A myth debunked: The full moon does not increase the incidence of psychological problems

November 19, 2012, Laval University

Contrary to popular belief, there is no connection between lunar phases and the incidence of psychological problems. This is the conclusion reached by a team of researchers directed by Professor Geneviève Belleville of Université Laval's School of Psychology after having examined the relationship between the moon's phases and the number of patients who show up at hospital emergency rooms experiencing psychological problems. Details on the study can be found on the website of the scientific journal General Hospital Psychiatry.

To determine whether the widespread belief linking the moon to was true, researchers evaluated patients who visited emergency rooms at Montreal's Sacré-Coeur Hospital and Hôtel-Dieu de Lévis between March 2005 and April 2008. They focused specifically on 771 individuals who showed up at the emergency room with chest pains for which no medical cause could be determined. Psychological evaluations revealed that a sizeable number of these patients suffered from panic attacks, anxiety and mood disorders, or suicidal thoughts.

Using lunar calendars, the researchers determined the moon phase in which each of these visits occurred. The results of their analyses revealed no link between the incidence of psychological problems and the four lunar phases. There was one exception, however; were 32% less frequent during the last lunar quarter. "This may be coincidental or due to factors we did not take into account," suggested Geneviève Belleville. "But one thing is certain: we observed no or new-moon effect on psychological problems."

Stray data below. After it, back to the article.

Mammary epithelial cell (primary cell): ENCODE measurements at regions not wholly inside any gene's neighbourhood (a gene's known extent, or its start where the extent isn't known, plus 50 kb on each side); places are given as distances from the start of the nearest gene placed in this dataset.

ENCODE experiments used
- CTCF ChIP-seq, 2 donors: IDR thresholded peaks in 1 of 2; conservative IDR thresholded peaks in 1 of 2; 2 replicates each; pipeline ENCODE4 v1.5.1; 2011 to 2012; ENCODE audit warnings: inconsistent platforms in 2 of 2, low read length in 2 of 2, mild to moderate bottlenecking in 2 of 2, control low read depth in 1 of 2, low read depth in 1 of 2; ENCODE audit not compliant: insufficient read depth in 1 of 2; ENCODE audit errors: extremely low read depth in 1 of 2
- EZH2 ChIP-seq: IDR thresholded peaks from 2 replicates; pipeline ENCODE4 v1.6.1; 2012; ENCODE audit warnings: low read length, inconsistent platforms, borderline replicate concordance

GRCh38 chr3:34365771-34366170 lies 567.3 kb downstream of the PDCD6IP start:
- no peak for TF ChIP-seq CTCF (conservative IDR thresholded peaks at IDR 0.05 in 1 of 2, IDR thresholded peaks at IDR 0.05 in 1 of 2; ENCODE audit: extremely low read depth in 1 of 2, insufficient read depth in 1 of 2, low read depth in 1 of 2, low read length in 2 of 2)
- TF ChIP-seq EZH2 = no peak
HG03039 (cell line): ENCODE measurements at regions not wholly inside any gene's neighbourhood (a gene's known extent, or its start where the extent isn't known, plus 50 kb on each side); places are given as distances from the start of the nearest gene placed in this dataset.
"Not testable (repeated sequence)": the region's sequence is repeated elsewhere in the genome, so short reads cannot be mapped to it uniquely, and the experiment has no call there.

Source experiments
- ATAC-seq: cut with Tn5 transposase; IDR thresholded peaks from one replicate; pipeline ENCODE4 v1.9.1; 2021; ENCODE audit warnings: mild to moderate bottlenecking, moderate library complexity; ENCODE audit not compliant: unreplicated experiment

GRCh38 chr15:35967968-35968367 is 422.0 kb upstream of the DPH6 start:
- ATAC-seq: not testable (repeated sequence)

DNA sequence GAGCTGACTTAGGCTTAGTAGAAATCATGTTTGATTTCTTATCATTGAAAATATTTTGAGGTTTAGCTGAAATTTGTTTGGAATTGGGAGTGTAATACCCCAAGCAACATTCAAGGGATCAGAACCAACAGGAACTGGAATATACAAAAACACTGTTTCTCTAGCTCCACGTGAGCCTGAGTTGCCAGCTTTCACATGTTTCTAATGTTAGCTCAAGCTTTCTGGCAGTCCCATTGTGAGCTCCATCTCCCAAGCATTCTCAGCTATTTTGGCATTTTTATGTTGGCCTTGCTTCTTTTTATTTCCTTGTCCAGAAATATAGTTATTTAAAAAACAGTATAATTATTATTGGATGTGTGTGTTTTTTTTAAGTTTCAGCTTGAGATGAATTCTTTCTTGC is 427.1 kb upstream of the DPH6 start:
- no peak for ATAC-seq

This study's conclusions run contrary to what many believe, including 80% of nurses and 64% of doctors who are convinced that the lunar cycle affects patients' mental health. "We hope our results will encourage health professionals to put that idea to rest," said Dr. Belleville. "Otherwise, this misperception could, on the one hand, color their judgment during the full ; or, on the other hand, make them less attentive to psychological problems that surface during the remainder of the month."

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A_Paradox
not rated yet Nov 20, 2012
I agreed with the first voters 4/5 because I think
the sampling methodology needed to try more things out.
For example: a/ statistics for self admissions to psyche hospitals, indeed all admissions to psyche hospitals,
b/ crime statistics for unprovoked attacks during daylight hours,
and other things like that. [Daylight hours only in order to remove any affect of moonlight simply providing more opportunities for thugs to do their dirty work without being seen.

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